Shelter stories – If you really cared about your cat …

Scarlett, one of the cats available for adoption at Rochester Animal Services

We got a call at the shelter this week from a woman who wanted to know if we had a list of apartment complexes in the city that allowed cats. She left a message on the voice mail explaining that she had a bunch of cats, that her landlord found out, and now she has to move ASAP.

She didn’t want anything to happen to her cats.

This, my friends, is part of the reason why shelters get overrun with cats.

People do a wonderful thing when they adopt a cat or take in a stray. It’s one less cat in the shelter, and a cat can be a great pet for apartment-dwellers.

But if they don’t have permission to have the pets, there’s always the chance they’ll have to surrender the animals when their landlord finds out and they have to move before they find another, pet-friendly, apartment.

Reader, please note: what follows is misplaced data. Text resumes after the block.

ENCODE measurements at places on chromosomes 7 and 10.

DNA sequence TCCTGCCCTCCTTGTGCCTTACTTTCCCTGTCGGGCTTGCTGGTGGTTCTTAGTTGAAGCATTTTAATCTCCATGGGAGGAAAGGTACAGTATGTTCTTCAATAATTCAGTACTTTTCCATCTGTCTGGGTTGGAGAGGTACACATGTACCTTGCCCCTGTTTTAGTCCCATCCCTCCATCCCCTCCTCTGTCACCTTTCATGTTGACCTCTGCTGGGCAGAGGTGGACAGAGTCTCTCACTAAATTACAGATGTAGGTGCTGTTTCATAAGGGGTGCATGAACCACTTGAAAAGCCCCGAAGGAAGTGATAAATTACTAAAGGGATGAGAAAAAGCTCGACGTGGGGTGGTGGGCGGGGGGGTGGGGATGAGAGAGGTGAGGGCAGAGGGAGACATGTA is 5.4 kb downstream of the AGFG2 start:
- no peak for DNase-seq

That kind of disruption isn’t great for the cats or the shelters that are already bursting at the seams with cats that need homes.

So it’s important to balance our good intentions with a realistic approach to animal rescue. Not every animal will be rescued; that’s just a fact of life. So if you live in an apartment and have permission to have a pet, fantastic. If not, consider volunteering at the shelter rather than keeping cats on the sly. It’ll be better for you and the animals.

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